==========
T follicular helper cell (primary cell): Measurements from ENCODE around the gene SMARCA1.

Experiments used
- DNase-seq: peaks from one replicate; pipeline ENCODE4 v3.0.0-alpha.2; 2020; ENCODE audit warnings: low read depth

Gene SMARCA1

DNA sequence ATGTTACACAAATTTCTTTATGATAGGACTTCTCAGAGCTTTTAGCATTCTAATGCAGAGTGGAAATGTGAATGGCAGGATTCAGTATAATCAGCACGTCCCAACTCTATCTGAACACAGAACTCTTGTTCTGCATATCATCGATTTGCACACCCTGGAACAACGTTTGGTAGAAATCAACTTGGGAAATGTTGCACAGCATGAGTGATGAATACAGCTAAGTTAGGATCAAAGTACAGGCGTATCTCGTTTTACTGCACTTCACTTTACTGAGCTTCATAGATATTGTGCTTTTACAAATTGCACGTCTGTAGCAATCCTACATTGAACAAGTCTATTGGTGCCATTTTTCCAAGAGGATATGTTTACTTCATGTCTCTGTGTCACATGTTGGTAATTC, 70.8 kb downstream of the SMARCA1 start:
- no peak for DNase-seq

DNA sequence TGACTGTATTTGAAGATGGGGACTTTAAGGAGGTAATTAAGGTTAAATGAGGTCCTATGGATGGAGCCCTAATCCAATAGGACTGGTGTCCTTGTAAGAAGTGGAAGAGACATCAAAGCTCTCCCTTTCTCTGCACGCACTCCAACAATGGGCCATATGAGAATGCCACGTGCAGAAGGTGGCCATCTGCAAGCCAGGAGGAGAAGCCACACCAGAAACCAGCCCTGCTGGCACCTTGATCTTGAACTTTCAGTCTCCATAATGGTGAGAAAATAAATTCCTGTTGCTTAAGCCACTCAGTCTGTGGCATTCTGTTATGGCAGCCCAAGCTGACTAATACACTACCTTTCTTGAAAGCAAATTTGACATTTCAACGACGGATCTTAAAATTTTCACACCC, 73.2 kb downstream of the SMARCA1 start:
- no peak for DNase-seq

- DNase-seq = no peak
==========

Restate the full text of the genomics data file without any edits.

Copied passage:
T follicular helper cell (primary cell): Measurements from ENCODE around the gene SMARCA1.

Experiments used
- DNase-seq: peaks from one replicate; pipeline ENCODE4 v3.0.0-alpha.2; 2020; ENCODE audit warnings: low read depth

Gene SMARCA1

DNA sequence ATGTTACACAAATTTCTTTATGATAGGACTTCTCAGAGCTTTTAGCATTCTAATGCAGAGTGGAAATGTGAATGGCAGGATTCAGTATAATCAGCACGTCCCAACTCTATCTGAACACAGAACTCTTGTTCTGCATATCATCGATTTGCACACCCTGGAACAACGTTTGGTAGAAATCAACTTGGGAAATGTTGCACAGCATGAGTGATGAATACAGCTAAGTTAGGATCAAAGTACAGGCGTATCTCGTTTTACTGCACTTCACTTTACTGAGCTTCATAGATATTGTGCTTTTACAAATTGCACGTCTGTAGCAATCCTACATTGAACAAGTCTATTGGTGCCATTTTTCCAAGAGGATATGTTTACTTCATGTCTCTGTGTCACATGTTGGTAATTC, 70.8 kb downstream of the SMARCA1 start:
- no peak for DNase-seq

DNA sequence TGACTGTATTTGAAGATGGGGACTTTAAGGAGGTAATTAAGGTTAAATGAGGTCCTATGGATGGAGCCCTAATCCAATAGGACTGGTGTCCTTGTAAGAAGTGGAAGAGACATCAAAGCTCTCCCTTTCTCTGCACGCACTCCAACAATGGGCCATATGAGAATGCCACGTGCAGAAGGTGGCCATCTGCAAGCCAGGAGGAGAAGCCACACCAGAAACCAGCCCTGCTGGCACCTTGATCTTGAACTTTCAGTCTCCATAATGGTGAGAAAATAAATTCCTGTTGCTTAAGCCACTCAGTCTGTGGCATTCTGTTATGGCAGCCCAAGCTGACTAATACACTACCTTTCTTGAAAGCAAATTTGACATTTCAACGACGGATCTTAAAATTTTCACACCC, 73.2 kb downstream of the SMARCA1 start:
- no peak for DNase-seq

- DNase-seq = no peak